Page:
Lynda and Robert's fund-raising efforts for President and Hilary Clinton and the DNC were rewarded in the form of a dinner. But not just "a" dinner. It was an invitation to the official May 3rd White House dinner for the Japanese Prime Minister, Keizo Obuchi. Partially eclipsed by the United Nations efforts in Yugoslavia, the guests tried to enjoy the honor that goes with such an august event. The evening's activities were filmed by C-SPAN, which showed Lynda and Robert entering through the "bookseller" entrance to the White House, where they paused for photographs. Lynda, in a black evening gown with a sheer top covering her bodice, her hair again gracefully swept back in a long ponytail, posed for a moment, then turned and with a loving grin, playfully nuzzled her husband's neck. After going through the receiving line, Lynda had the honor of sitting beside the President at his table during the speeches and dinner. The President, with all of his troubles, must have welcomed the beautiful presence of Lynda by his side.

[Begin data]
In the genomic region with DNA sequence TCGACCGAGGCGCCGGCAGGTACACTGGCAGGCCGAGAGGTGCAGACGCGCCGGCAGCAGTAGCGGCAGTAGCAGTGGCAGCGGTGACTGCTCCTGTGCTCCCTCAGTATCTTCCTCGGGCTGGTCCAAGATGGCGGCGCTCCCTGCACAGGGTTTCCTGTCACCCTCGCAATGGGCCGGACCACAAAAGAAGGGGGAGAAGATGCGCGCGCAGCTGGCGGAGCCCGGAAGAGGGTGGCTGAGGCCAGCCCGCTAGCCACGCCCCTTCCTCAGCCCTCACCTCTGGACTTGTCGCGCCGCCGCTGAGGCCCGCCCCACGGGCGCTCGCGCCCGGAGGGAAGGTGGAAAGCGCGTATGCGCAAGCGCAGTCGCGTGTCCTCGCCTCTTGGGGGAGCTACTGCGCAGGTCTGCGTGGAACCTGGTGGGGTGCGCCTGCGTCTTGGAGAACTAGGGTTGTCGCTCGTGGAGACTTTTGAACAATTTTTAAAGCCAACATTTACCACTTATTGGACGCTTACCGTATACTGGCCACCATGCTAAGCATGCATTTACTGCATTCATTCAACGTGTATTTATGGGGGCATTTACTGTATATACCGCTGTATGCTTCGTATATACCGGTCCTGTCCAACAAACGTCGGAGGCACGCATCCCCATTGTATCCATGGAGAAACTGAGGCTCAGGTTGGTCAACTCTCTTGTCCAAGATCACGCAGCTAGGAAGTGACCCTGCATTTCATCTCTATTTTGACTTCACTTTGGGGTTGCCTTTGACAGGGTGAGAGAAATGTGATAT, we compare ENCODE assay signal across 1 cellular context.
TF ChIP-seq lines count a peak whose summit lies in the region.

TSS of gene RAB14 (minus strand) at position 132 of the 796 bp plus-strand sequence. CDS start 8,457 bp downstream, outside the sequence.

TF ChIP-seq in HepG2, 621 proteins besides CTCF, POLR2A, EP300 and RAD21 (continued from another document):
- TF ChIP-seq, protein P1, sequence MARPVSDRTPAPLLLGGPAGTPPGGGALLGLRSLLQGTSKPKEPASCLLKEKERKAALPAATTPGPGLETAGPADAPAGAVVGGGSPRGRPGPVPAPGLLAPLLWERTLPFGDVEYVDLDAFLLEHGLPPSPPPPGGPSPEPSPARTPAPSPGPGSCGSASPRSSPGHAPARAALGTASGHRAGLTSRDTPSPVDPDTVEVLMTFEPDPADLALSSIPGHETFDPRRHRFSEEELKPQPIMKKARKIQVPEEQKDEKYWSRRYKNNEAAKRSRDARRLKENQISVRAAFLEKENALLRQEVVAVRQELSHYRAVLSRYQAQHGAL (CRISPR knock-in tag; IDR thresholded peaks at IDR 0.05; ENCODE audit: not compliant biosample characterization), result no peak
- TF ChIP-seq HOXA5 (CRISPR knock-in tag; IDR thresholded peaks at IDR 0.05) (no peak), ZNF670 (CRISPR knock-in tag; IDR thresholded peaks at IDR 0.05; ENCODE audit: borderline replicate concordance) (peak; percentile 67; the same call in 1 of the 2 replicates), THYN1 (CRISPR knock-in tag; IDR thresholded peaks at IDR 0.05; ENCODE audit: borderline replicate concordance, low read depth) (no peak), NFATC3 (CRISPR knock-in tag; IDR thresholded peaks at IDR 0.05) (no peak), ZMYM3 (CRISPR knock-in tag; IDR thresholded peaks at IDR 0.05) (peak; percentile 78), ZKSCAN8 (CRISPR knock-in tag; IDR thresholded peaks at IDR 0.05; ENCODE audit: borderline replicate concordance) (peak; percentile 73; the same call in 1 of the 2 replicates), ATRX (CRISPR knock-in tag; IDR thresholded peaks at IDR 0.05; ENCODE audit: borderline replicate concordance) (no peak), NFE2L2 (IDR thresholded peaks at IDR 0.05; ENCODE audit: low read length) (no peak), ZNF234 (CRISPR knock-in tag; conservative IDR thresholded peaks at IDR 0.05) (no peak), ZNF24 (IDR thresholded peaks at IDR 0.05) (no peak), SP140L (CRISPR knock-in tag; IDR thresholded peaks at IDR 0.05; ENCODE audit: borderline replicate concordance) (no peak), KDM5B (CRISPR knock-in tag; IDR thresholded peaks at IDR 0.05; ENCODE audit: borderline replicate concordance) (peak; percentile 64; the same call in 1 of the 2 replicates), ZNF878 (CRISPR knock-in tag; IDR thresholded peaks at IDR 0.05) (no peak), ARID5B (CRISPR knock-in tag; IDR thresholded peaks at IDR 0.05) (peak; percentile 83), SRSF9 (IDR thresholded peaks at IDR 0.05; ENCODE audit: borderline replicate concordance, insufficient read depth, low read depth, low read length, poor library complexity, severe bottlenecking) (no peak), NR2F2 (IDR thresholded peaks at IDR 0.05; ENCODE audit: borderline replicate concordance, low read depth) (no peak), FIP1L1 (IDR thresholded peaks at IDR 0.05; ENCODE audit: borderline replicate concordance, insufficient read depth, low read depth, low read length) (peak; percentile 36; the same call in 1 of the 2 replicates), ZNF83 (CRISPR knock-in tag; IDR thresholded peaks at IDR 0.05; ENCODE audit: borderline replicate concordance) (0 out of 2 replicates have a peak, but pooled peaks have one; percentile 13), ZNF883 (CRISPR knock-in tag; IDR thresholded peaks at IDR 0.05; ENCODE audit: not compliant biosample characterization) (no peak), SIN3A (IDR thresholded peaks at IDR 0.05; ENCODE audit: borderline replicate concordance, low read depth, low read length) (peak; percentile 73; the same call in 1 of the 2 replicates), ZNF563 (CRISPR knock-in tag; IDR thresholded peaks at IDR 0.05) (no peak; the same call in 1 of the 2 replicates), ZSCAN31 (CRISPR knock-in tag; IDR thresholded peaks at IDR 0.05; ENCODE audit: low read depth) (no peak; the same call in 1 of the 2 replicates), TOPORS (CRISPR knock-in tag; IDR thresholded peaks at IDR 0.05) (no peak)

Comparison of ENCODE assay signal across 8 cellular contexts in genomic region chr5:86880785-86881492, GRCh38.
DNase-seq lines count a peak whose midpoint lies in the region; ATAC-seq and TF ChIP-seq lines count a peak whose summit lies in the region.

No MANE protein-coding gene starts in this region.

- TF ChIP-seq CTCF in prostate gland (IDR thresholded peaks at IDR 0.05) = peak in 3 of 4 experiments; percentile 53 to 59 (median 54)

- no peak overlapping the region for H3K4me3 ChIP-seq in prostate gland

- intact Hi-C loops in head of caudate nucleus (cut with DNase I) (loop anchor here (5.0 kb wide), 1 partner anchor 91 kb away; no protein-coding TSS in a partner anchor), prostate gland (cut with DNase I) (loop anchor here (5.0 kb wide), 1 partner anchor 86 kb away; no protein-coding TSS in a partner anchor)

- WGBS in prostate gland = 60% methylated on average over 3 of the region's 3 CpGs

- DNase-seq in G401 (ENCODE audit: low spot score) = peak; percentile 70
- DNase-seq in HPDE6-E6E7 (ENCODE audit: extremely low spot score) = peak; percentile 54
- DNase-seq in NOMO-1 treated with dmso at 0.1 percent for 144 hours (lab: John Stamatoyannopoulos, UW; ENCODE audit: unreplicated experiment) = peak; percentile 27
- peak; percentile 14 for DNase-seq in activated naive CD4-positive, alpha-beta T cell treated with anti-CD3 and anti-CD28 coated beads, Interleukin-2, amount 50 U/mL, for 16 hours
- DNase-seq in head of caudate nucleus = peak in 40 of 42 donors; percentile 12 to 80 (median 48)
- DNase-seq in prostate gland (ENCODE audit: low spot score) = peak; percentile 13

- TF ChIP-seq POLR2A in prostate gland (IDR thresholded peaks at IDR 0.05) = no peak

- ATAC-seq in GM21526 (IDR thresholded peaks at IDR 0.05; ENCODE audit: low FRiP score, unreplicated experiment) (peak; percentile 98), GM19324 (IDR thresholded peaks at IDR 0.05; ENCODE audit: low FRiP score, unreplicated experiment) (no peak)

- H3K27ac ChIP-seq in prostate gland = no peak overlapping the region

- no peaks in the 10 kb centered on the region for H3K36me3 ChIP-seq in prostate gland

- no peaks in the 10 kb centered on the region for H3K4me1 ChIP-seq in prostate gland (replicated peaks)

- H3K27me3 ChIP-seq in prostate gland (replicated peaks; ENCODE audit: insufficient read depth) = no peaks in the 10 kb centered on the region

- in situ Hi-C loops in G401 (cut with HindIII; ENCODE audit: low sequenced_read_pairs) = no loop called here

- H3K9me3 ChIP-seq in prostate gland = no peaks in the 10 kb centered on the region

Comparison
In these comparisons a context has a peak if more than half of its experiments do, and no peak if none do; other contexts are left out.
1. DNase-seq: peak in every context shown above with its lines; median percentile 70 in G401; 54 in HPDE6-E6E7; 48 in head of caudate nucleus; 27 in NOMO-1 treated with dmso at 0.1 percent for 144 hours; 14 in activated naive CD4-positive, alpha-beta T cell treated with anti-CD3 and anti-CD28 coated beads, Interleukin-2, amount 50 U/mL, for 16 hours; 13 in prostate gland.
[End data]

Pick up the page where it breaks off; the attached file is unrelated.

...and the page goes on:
On May 1st Lynda and Robert took a break from all the galas to attend something very dear to Lynda’s heart: the annual running of the Kentucky Derby. Amid the diamonds, pearl, feathers and ruffles of glitzy Millionaires’ Row, Lynda was reunited again with her friend and co-star of “Partners in Crime” Loni Anderson, and together they shared their mutual love of equestrian sports as they watched the longshot “Charismatic” win the 125th running of the Derby.
And so the year 1999 is coming to end for Lynda and her family, and it may be ending as it began, on another "funder woman" note. The Washington Post story of October 26th concerning Hillary Rodham Clinton's possible run the NY Senate ended on a mention that "in December Washington lawyer Robert A. Altman and his wife, actress Lynda Carter, will host a fund-raiser for Clinton at their house.